As a result, on March 21, this year, information surfaced in the press that the United States offered Turkey to transfer to Ukraine the S-400 air defense systems previously acquired from Russia. As you know, this military-technical cooperation between Turkey and Russia has caused serious criticism from the United States both at the stage of the transaction and after its signing. In response to this self-will of a NATO member on the southeastern flank of the alliance, Washington imposed certain sanctions against Turkey (in particular, it refused to supply the Turks with American Patriot systems and modern 5th-generation F-35 fighters). Today, Biden offers Erdoğan to transfer the Russian S-400 air defense system to the Ukraine to be used against Russia, and in return, the United States promises to lift sanctions against Turkey and include it in the F-35 program.
In one of my interviews, in particular, on December 23, 2020, I had to critically assess the fact of the sale of the Russian S-400 air defense system to Turkey, because no one guaranteed the possibility of its subsequent use against Russia herself in the same Ukraine and Crimea. I don’t think my words then turned out to be prophetic today. Turkey is unlikely to agree with the United States so easily and will stall for time, using the Russian air defense system as a diplomatic tool to put pressure on Russia and get new benefits from Putin’s “friend”. I proceeded from the fact that Turkey is not an ordinary member of NATO, respectively, weapons are not tomatoes, but a means of politics. Selling weapons to the enemy may turn out to be more expensive in the near future.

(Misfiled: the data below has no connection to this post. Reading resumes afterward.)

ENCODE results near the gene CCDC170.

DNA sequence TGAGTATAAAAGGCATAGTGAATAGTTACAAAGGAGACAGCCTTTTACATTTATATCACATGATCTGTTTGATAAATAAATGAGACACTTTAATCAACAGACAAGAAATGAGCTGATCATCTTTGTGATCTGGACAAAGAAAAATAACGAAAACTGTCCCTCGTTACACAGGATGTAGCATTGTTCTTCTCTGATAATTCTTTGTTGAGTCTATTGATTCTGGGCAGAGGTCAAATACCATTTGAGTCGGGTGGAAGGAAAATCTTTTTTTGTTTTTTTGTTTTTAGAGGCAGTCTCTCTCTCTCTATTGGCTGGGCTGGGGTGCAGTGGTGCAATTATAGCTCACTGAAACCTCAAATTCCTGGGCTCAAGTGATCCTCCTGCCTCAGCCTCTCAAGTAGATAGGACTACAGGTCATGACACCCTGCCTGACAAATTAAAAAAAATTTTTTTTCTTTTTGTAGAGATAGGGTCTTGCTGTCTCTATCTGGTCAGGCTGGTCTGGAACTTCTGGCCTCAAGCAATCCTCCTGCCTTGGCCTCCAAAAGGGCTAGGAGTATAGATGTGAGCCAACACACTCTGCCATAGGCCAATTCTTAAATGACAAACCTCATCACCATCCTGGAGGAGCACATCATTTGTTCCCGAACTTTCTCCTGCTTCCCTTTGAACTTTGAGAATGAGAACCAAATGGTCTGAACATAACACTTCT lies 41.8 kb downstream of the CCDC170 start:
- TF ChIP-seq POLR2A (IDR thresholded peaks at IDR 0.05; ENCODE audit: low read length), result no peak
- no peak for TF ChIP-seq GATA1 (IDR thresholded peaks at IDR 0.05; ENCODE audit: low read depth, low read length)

Officially, Turkey has not yet responded to the US’ proposal for the S-400 air defense system. However, one of the representatives of the Turkish Foreign Ministry in an interview with the Russian publication Izvestia spoke in negative terms (they say, the Turks will not agree with the Americans having already put the S-400 on combat duty). Naturally, the representative of the Foreign Ministry is not at all the president or even the head of the Turkish Foreign Ministry. At the same time, in my opinion, Ankara is unlikely to agree with Washington yet and will not spoil relations with Moscow. Rather, the Turks will not officially respond to the Americans’ request at all.
Meanwhile, Turkey is closely monitoring the course of the Russian-Ukrainian confrontation and, depending on its outcome (or the turn of events), will make a final decision. In the short term, Turkey will maintain the existing partnership with Russia and will try to get another understanding from Putin:
a) geopolitical concessions on the issue of Syria (Idlib and the Kurds), Karabakh (expulsion of the Armenian population), Armenia (establishing control over the Zangezur corridor) and Turan (strategic access to historical Turkestan).
b) economic preferences: expanding the range of Turkish goods to Russian markets due to the Western sanctions; lowering prices for Russian gas supplies to the Turkish market; completion of the Akkuyu NPP in Mersin; laying of the Trans-Caspian gas pipeline along the bottom of the Caspian Sea with Turkey’s access to Turkestan and Kazakhstan; increase of the flow of Russian tourists to Turkish resorts.